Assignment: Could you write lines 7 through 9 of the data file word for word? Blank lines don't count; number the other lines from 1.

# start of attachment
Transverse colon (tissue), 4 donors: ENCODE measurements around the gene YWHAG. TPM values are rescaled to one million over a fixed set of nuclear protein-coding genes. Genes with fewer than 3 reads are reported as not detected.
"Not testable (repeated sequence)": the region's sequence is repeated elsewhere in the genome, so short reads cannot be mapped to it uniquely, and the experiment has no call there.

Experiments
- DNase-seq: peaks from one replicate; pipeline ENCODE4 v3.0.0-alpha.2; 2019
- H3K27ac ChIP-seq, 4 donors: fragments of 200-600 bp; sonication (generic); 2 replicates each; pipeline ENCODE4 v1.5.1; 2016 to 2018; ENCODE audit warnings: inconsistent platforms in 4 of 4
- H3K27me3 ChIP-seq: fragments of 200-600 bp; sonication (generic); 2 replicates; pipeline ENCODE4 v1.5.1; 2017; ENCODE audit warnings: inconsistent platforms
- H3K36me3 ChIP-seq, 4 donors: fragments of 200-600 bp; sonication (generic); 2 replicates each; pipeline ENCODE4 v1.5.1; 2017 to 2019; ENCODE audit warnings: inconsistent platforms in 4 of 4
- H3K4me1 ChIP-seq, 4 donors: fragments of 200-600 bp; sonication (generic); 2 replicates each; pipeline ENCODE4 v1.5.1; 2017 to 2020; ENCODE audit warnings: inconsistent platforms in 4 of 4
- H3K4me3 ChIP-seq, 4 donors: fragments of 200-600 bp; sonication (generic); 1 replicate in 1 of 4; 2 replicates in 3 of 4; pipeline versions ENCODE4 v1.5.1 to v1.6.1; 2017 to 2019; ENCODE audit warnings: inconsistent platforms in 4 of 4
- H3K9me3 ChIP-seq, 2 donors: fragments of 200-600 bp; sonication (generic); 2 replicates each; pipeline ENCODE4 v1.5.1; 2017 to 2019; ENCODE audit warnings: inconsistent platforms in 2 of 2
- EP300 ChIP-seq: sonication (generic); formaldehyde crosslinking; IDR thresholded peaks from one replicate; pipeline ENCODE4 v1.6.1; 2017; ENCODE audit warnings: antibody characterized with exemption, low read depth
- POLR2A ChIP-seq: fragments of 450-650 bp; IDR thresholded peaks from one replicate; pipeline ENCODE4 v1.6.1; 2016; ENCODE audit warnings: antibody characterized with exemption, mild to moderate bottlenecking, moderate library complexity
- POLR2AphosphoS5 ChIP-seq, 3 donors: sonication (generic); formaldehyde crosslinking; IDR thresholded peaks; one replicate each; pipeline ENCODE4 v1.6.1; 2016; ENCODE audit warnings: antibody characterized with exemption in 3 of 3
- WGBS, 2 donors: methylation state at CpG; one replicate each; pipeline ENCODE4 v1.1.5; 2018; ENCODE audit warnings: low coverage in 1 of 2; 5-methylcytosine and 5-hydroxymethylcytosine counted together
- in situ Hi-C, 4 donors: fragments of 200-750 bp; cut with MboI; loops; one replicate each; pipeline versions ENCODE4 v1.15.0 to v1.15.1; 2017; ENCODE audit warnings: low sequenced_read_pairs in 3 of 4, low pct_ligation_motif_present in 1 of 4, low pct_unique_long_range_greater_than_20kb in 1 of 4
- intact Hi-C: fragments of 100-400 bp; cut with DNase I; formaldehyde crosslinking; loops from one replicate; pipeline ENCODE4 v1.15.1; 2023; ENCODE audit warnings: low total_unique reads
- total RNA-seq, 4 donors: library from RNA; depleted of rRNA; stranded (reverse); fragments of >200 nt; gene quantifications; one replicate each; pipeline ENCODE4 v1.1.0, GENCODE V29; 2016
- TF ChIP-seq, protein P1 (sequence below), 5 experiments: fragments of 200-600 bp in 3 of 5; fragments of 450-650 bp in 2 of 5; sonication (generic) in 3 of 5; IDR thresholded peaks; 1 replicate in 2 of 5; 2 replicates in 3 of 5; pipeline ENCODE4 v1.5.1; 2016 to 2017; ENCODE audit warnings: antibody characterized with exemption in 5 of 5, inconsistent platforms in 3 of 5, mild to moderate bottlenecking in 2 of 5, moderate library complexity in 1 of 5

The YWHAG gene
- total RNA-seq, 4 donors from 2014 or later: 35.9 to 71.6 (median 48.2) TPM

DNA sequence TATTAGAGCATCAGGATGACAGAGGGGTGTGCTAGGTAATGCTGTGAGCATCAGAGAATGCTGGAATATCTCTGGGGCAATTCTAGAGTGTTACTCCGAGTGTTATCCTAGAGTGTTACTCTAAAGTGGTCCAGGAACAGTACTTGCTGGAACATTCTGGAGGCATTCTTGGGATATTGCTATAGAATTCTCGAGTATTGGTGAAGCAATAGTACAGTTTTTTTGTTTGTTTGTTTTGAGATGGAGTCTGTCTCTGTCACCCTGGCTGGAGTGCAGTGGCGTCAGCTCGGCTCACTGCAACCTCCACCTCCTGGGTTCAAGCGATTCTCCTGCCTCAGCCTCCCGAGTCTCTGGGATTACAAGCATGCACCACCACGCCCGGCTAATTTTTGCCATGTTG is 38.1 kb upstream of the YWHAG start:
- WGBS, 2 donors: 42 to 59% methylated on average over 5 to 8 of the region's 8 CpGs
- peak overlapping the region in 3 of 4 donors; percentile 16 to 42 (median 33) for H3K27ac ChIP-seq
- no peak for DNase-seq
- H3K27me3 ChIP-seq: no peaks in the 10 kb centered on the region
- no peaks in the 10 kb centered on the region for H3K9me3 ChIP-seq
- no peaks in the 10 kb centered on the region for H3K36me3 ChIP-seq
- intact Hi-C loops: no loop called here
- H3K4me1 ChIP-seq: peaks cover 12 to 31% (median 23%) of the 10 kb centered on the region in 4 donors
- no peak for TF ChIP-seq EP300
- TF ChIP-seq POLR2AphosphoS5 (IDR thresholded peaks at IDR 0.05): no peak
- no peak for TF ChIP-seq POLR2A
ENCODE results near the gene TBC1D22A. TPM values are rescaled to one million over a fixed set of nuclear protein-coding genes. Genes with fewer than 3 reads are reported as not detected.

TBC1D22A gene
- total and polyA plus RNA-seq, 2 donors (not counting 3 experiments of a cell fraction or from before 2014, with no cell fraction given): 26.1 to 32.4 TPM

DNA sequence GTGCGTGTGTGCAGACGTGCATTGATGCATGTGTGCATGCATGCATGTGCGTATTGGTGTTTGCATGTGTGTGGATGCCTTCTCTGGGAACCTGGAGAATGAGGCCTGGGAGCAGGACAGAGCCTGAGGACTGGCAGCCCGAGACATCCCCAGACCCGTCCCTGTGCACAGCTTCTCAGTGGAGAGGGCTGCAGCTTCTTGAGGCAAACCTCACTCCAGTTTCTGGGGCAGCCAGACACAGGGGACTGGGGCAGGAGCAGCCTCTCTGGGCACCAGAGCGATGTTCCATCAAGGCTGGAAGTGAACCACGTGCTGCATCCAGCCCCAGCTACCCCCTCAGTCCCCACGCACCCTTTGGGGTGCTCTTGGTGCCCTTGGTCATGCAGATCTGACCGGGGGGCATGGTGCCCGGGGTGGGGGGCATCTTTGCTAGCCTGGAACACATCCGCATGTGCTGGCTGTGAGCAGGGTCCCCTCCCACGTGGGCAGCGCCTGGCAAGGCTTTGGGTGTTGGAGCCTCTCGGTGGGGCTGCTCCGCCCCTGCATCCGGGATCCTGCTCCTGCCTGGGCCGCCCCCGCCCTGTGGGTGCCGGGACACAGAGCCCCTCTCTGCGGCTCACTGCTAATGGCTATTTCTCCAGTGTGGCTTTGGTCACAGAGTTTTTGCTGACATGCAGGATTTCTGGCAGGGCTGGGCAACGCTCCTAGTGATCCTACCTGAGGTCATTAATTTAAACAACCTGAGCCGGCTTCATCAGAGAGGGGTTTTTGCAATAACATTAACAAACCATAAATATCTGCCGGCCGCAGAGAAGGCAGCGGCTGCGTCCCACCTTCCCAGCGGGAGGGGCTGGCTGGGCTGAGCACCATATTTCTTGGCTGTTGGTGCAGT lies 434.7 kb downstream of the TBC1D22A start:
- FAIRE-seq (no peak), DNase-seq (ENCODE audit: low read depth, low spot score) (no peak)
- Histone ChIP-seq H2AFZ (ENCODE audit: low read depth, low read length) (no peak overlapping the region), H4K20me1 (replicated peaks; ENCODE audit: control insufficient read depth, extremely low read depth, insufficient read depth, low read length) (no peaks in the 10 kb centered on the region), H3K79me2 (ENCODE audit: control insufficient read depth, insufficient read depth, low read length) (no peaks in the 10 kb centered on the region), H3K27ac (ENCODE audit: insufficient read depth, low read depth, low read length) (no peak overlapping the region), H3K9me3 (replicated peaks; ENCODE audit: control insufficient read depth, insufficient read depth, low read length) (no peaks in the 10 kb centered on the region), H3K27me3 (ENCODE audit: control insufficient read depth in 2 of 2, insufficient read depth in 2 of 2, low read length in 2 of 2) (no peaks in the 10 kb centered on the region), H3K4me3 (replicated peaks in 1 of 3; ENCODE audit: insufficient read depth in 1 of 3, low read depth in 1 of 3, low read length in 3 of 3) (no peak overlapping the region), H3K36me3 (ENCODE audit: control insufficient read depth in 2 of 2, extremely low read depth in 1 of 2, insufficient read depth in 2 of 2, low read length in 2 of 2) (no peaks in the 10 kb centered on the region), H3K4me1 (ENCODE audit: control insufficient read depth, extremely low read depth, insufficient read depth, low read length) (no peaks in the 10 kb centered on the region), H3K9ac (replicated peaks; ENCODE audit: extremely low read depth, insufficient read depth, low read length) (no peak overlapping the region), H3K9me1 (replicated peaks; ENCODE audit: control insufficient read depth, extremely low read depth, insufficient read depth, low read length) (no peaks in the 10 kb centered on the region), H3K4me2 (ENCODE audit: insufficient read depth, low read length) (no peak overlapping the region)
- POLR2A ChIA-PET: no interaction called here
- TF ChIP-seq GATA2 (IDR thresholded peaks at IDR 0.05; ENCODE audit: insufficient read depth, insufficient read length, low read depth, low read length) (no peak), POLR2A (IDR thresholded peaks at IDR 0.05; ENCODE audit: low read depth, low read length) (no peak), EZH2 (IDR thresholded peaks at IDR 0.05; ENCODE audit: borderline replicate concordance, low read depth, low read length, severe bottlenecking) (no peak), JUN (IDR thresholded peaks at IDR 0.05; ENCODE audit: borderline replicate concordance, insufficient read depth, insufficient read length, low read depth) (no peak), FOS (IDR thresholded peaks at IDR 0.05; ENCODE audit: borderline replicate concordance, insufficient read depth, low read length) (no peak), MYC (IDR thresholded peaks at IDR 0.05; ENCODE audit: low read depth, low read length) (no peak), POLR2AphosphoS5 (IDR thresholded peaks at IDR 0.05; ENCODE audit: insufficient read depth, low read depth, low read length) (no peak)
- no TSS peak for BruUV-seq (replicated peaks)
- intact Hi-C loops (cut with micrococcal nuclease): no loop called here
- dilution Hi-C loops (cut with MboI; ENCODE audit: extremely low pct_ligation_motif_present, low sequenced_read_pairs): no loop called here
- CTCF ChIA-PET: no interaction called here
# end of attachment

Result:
- H3K36me3 ChIP-seq, 4 donors: fragments of 200-600 bp; sonication (generic); 2 replicates each; pipeline ENCODE4 v1.5.1; 2017 to 2019; ENCODE audit warnings: inconsistent platforms in 4 of 4
- H3K4me1 ChIP-seq, 4 donors: fragments of 200-600 bp; sonication (generic); 2 replicates each; pipeline ENCODE4 v1.5.1; 2017 to 2020; ENCODE audit warnings: inconsistent platforms in 4 of 4
- H3K4me3 ChIP-seq, 4 donors: fragments of 200-600 bp; sonication (generic); 1 replicate in 1 of 4; 2 replicates in 3 of 4; pipeline versions ENCODE4 v1.5.1 to v1.6.1; 2017 to 2019; ENCODE audit warnings: inconsistent platforms in 4 of 4